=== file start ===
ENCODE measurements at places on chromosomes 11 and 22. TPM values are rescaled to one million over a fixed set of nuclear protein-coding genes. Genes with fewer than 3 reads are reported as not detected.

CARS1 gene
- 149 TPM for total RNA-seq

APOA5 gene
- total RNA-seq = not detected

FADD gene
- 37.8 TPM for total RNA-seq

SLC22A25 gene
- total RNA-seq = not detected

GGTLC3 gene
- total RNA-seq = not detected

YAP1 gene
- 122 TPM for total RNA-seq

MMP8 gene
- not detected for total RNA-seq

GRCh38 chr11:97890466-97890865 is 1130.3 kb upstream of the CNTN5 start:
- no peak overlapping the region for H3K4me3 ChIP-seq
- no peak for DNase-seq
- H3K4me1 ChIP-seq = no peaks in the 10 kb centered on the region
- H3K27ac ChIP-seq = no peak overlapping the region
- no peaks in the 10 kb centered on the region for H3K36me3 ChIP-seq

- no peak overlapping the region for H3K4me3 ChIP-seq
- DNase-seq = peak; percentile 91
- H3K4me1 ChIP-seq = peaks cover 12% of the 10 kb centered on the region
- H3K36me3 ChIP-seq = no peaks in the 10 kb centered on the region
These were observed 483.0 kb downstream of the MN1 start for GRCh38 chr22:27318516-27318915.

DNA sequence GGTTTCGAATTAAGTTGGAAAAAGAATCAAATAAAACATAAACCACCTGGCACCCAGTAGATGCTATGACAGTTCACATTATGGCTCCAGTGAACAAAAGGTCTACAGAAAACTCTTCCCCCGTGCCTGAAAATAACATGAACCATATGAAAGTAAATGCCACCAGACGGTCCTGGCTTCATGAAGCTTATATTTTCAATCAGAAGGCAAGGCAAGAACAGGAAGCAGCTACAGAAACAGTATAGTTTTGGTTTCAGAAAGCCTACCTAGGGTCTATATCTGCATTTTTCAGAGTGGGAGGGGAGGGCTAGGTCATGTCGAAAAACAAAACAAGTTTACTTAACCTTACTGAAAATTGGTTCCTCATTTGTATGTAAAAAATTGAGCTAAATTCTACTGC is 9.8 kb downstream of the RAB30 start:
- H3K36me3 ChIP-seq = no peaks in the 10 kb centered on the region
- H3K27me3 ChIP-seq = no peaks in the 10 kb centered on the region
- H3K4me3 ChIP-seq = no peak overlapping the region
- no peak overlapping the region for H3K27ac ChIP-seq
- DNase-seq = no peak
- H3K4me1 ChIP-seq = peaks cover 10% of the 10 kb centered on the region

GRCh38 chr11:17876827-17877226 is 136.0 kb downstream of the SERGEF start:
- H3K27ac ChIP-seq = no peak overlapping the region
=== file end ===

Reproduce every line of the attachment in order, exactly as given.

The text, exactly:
ENCODE measurements at places on chromosomes 11 and 22. TPM values are rescaled to one million over a fixed set of nuclear protein-coding genes. Genes with fewer than 3 reads are reported as not detected.

CARS1 gene
- 149 TPM for total RNA-seq

APOA5 gene
- total RNA-seq = not detected

FADD gene
- 37.8 TPM for total RNA-seq

SLC22A25 gene
- total RNA-seq = not detected

GGTLC3 gene
- total RNA-seq = not detected

YAP1 gene
- 122 TPM for total RNA-seq

MMP8 gene
- not detected for total RNA-seq

GRCh38 chr11:97890466-97890865 is 1130.3 kb upstream of the CNTN5 start:
- no peak overlapping the region for H3K4me3 ChIP-seq
- no peak for DNase-seq
- H3K4me1 ChIP-seq = no peaks in the 10 kb centered on the region
- H3K27ac ChIP-seq = no peak overlapping the region
- no peaks in the 10 kb centered on the region for H3K36me3 ChIP-seq

- no peak overlapping the region for H3K4me3 ChIP-seq
- DNase-seq = peak; percentile 91
- H3K4me1 ChIP-seq = peaks cover 12% of the 10 kb centered on the region
- H3K36me3 ChIP-seq = no peaks in the 10 kb centered on the region
These were observed 483.0 kb downstream of the MN1 start for GRCh38 chr22:27318516-27318915.

DNA sequence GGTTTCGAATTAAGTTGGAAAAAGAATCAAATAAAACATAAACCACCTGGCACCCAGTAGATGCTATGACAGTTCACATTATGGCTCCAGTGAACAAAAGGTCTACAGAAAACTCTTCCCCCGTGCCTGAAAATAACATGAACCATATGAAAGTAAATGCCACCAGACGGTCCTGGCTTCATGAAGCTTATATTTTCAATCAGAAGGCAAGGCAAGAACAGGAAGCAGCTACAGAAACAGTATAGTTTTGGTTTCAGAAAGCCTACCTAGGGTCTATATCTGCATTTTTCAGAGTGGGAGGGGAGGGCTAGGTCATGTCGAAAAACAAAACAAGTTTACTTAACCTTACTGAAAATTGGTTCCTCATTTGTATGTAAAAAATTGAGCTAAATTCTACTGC is 9.8 kb downstream of the RAB30 start:
- H3K36me3 ChIP-seq = no peaks in the 10 kb centered on the region
- H3K27me3 ChIP-seq = no peaks in the 10 kb centered on the region
- H3K4me3 ChIP-seq = no peak overlapping the region
- no peak overlapping the region for H3K27ac ChIP-seq
- DNase-seq = no peak
- H3K4me1 ChIP-seq = peaks cover 10% of the 10 kb centered on the region

GRCh38 chr11:17876827-17877226 is 136.0 kb downstream of the SERGEF start:
- H3K27ac ChIP-seq = no peak overlapping the region